The effort is few years old, but I only today noticed discussion of a recent article, The Seas Will Save Us: How an Army of Ocean Farmers are Starting an Economic Revolution, which prominently features “open source” and “commons”:
We addressed the first question of farm replication and scale, not by patenting or franchising — those are tools of the old economy — but by open-sourcing our farming model so that anybody with 20 acres and a boat and $30,000 can start his or her own farm.
Instead of repeating history we’re building infrastructure from seed-to-harvest-to-market. We’re starting nonprofit hatcheries so that our farmers can access low-cost seed. We’re creating ocean seed banks so that the Monsantos of the world can’t privatize the source of our food and livelihoods. We cap the price of a sublease at $50 an acre per year so that low-income ocean farmers can access property. But by “property” we do not mean privatization. Our farmers don’t own their patch of ocean; they own only the right to grow shellfish and seaweeds there, which means that anyone can boat, fish, or swim on their farms. I own the process of farming but not the property, and this keeps my farm as shared community space. We’re also building in levers of community control. Leases are up for review every five years so that if I’m farming unsustainably, my rights can be revoked.
If we provide our communities with the right mix of low-cost, open-source infrastructure, our hub will become an engine for job creation and the basis for inventing new industries.
This is the new face of environmentalism. As our food system gets pushed out to sea, we can come together to block privatization, to protect our commons and to spread the seeds of justice. We can invent new occupations, shift entire workforces out of the old economy into the new restorative economy. This is our chance to recruit an army of ocean farmers to grow a new climate cuisine that is both beautiful and hopeful so that all of us can make a living on a living planet.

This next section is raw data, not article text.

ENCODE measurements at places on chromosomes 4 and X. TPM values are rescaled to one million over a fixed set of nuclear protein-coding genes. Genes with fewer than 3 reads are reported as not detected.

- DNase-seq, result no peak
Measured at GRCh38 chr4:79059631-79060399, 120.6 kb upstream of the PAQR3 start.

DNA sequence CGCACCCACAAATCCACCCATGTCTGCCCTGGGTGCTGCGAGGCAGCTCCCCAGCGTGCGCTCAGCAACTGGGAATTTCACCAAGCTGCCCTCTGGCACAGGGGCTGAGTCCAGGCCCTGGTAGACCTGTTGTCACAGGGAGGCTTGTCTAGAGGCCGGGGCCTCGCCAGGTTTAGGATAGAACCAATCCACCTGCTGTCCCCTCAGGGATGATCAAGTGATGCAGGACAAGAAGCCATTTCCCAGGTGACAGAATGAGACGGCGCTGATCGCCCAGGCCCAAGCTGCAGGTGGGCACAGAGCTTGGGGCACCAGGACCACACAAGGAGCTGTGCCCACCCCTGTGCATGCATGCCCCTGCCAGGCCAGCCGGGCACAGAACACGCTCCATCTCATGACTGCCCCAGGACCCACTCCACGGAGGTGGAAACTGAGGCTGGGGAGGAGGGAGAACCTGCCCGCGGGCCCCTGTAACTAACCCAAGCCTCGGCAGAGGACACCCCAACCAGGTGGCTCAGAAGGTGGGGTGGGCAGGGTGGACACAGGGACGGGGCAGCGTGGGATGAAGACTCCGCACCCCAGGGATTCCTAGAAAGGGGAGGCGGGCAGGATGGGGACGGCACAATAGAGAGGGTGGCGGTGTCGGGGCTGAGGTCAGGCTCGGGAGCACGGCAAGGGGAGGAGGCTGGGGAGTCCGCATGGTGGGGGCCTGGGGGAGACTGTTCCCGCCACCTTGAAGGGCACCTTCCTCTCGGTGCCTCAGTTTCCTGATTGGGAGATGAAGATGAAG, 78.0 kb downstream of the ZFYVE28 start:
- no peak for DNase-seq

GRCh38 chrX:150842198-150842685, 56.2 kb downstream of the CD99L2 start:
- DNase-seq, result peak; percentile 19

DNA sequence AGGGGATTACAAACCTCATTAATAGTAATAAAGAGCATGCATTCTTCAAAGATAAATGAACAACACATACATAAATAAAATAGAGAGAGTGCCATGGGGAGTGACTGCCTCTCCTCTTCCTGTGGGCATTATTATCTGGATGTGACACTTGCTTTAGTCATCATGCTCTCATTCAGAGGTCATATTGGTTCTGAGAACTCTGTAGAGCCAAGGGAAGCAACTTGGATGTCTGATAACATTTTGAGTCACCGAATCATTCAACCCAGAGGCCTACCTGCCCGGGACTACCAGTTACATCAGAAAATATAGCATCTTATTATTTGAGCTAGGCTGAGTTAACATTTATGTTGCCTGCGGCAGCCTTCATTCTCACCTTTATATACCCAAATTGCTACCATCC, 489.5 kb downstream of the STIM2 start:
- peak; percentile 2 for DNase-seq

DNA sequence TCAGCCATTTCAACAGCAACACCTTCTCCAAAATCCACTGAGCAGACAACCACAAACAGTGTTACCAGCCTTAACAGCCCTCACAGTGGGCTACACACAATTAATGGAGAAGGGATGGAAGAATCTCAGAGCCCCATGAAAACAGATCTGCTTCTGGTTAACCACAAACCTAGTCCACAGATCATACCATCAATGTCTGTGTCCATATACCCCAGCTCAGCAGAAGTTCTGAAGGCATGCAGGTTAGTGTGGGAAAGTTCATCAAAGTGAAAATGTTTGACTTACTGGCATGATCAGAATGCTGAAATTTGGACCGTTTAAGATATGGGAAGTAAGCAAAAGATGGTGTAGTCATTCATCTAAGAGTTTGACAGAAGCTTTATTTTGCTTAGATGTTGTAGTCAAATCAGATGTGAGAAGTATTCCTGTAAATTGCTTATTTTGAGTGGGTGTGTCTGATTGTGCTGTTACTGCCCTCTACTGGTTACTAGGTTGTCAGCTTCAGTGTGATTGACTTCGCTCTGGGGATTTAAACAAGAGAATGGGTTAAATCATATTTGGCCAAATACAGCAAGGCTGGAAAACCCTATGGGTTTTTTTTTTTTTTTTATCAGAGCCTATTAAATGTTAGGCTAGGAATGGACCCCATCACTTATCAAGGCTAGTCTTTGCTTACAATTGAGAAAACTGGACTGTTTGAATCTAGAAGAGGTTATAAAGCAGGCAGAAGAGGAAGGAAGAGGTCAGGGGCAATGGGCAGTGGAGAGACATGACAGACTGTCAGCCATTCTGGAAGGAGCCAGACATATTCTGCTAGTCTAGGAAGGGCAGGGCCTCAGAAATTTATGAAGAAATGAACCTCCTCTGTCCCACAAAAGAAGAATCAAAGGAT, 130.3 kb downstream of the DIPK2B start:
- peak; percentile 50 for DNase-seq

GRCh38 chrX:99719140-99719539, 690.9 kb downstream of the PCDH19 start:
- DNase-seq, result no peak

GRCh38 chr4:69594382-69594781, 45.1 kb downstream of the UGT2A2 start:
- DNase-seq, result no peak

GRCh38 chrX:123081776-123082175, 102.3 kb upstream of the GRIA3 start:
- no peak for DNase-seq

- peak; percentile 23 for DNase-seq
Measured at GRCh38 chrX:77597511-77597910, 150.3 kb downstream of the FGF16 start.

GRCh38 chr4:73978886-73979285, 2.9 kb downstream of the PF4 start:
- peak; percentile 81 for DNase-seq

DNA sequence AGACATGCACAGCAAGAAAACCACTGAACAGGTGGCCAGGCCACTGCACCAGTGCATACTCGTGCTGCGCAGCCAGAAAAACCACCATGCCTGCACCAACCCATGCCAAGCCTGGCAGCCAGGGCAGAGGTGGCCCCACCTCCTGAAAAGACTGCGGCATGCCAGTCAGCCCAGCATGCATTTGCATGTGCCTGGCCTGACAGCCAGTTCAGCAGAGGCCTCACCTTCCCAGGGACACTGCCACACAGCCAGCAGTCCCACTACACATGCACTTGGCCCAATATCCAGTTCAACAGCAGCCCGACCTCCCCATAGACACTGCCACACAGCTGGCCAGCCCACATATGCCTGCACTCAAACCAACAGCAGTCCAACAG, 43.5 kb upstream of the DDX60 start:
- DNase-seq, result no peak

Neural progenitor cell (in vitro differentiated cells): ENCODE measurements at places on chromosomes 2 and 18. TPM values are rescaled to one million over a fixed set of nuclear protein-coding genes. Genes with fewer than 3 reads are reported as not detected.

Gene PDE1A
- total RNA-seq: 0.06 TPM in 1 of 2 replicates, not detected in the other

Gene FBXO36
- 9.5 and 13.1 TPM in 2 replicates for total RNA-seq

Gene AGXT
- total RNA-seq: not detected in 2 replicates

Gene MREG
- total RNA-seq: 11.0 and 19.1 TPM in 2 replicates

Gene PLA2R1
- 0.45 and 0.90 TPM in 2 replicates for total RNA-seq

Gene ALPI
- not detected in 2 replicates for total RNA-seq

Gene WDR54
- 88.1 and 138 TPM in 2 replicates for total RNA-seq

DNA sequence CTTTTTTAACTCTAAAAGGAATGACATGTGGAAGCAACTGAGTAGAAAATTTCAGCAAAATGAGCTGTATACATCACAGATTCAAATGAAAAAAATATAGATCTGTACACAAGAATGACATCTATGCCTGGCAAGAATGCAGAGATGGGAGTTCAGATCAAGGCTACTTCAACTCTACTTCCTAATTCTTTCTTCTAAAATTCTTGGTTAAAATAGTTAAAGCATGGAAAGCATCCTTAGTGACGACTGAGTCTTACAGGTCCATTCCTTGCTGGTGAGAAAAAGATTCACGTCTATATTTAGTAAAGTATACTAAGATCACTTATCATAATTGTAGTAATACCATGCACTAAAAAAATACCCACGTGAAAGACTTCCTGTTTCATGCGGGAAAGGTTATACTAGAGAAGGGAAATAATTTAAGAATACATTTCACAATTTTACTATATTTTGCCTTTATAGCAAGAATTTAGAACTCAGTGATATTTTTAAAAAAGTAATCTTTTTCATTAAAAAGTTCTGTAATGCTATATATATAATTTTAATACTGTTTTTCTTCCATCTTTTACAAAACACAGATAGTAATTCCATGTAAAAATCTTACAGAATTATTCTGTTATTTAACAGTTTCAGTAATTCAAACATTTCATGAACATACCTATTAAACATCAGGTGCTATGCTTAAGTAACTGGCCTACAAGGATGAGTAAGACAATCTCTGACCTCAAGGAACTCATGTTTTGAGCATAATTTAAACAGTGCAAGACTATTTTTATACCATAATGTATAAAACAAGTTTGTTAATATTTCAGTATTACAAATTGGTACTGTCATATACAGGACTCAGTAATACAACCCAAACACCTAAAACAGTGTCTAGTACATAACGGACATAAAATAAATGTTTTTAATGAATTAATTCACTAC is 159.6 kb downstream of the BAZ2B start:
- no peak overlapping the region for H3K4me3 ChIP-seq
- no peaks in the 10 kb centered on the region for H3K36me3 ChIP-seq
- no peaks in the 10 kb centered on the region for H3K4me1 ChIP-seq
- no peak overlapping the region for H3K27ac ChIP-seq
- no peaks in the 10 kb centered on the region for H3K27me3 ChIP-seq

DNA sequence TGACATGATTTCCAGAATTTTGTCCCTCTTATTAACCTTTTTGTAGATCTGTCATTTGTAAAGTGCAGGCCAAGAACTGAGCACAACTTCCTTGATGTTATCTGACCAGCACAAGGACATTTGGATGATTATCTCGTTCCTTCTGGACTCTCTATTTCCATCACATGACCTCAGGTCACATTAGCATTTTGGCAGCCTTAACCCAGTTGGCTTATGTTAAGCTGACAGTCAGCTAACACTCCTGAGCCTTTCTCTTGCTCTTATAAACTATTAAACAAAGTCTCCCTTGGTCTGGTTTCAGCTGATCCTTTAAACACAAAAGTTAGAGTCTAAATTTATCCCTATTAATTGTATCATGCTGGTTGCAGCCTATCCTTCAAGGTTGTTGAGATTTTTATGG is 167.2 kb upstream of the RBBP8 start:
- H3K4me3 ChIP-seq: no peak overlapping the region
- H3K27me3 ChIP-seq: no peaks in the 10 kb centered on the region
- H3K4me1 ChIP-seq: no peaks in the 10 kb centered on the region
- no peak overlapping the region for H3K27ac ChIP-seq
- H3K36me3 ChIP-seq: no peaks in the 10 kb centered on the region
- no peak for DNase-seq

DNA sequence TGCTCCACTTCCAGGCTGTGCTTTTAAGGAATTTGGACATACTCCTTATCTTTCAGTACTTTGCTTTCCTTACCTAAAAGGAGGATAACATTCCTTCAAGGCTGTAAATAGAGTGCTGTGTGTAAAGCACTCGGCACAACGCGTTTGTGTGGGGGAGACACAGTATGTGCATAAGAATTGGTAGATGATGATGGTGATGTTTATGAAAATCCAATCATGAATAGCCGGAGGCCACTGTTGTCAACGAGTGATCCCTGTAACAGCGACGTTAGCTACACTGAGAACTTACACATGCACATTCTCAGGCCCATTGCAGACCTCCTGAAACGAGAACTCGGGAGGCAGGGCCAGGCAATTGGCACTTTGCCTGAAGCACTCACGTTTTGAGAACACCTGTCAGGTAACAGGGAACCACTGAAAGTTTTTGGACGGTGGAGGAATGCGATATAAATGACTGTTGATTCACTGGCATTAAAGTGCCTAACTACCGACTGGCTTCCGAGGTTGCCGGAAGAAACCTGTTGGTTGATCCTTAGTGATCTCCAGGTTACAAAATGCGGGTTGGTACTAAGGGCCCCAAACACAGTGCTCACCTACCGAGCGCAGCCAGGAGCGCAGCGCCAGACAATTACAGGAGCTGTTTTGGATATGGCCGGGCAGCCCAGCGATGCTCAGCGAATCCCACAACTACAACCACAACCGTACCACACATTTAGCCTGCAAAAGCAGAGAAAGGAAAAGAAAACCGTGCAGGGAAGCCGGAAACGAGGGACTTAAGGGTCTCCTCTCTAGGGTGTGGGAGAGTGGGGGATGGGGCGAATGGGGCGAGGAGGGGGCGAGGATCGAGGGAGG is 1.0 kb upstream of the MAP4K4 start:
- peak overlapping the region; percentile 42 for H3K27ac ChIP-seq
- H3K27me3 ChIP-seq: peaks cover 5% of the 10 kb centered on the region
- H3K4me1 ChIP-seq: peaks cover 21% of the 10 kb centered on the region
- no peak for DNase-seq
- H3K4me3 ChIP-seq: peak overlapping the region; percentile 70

This sounds great, not least because treating agricultural knowledge as a weapon is one of the ways intellectual property harms security and abets conflict.
I hope Bren Smith (author of the quoted piece above and chief promoter) and his organization Green Wave succeed in using open methods and policy to replicate and scale 3D ocean farming. Skimming the web, I can’t yet discern how much progress they’ve made.
GreenWave is at it’s core open source. Quicker time to market, more reliable & robust solutions are developed when everyone has a hand in it. Open source does not mean that we won’t see economic benefits. As a matter of fact, we believe that an open source approach means more opportunity for everyone involved.
Unfortunately I don’t see any evidence of anything open. Their website footer misses one cheap way to signal they’re genuine and knowledgeable regarding “open source”, an open license. Instead:
GreenWave.org © 2016 | All Rights Reserved
Smith replies to a comment on the above article:
We’re working on an open source manual that can be the beginning…
They’ve gotten lots of press.
Smith gave a talk in 2013 which seems more or less identical to the recent article above…
…and also in 2013 crowdfunded $37k to “scale up”, noting that “Every component of our model will be open source and available on the web.”
Of course $37k isn’t enough to scale up much of anything. Hopefully they’re obtaining much larger resources and will very soon start actually publishing open source components, or better yet, they’re doing these things already and I failed to notice. “I’m holding my breath” seems apropos.